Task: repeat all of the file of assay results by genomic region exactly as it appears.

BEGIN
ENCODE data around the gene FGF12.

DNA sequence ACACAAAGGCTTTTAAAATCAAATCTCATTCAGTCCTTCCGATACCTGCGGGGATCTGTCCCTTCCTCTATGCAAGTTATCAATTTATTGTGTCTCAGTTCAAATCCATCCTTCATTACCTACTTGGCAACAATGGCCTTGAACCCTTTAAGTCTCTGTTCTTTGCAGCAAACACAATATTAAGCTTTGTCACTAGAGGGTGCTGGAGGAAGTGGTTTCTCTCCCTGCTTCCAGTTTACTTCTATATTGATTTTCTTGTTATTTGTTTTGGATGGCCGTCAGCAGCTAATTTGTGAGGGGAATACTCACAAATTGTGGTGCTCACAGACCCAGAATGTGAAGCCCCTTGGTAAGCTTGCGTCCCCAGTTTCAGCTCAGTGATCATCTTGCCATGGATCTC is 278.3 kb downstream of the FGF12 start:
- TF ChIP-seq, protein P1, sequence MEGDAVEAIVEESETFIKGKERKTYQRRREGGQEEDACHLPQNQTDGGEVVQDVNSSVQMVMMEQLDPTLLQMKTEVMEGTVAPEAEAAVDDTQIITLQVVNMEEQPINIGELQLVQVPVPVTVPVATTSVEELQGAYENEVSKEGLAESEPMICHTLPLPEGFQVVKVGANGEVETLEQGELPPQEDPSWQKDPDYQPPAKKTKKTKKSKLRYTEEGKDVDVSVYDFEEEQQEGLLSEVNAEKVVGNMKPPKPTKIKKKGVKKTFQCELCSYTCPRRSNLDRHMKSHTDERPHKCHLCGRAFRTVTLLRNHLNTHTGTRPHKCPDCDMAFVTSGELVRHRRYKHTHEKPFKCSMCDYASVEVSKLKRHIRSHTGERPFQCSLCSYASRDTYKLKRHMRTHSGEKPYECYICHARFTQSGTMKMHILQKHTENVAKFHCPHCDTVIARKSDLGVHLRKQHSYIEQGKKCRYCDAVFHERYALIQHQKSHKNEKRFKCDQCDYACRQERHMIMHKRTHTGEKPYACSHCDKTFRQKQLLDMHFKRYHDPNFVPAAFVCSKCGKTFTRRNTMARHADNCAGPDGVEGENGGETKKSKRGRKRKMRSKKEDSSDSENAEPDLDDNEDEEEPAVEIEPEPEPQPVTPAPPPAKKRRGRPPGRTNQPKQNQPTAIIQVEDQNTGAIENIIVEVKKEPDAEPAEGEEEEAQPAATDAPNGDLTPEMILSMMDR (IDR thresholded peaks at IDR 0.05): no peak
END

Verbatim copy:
ENCODE data around the gene FGF12.

DNA sequence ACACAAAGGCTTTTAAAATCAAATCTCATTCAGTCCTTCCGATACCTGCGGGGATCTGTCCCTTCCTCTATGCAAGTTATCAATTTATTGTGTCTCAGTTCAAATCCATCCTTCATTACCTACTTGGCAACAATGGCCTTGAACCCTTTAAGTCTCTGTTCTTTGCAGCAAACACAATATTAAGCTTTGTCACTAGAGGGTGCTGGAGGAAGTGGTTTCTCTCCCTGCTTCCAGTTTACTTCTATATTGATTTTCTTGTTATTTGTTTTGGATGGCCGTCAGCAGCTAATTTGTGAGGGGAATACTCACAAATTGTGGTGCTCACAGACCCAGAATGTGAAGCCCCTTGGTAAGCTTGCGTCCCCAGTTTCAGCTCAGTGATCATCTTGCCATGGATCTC is 278.3 kb downstream of the FGF12 start:
- TF ChIP-seq, protein P1, sequence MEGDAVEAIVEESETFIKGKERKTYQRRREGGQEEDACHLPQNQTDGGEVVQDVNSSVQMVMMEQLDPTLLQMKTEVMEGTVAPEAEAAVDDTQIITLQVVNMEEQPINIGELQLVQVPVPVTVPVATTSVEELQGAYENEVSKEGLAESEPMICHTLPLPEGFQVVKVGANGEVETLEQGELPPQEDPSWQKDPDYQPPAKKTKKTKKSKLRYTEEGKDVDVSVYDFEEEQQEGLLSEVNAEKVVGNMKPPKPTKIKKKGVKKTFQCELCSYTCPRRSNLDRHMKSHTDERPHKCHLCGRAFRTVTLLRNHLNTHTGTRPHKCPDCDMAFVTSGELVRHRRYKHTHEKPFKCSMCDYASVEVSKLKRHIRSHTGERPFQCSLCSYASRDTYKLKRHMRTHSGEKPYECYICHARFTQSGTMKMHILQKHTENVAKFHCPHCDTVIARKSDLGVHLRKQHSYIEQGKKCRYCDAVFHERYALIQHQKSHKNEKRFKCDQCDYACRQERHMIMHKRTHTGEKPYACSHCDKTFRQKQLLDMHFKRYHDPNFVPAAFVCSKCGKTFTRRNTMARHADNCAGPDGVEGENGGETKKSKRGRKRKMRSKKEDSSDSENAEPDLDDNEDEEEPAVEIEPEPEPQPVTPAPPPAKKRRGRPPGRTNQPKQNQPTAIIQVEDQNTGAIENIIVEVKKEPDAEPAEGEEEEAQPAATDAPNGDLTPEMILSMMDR (IDR thresholded peaks at IDR 0.05): no peak